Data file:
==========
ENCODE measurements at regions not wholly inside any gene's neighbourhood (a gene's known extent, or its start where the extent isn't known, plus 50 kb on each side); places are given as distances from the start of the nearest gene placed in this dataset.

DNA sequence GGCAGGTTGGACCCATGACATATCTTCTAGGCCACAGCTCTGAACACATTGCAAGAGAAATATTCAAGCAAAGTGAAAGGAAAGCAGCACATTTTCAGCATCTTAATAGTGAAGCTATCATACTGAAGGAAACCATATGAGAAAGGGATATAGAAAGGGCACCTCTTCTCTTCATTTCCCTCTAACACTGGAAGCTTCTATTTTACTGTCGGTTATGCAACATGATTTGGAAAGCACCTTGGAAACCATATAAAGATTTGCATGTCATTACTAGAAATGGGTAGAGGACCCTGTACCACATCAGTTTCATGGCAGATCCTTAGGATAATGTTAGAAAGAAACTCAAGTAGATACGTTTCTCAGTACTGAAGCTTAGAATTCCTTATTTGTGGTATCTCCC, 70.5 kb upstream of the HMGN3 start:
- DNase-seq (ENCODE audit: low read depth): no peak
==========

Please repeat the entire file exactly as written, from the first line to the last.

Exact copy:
ENCODE measurements at regions not wholly inside any gene's neighbourhood (a gene's known extent, or its start where the extent isn't known, plus 50 kb on each side); places are given as distances from the start of the nearest gene placed in this dataset.

DNA sequence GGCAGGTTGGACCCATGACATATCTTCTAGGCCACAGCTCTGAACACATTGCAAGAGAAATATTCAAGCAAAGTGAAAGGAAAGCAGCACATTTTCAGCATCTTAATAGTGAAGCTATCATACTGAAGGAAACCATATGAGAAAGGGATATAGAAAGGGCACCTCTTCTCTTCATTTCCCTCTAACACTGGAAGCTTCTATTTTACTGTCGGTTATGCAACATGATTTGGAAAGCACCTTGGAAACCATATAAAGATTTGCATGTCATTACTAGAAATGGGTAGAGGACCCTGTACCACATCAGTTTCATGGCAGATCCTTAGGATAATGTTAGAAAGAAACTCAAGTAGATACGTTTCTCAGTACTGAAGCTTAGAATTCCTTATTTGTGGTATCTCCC, 70.5 kb upstream of the HMGN3 start:
- DNase-seq (ENCODE audit: low read depth): no peak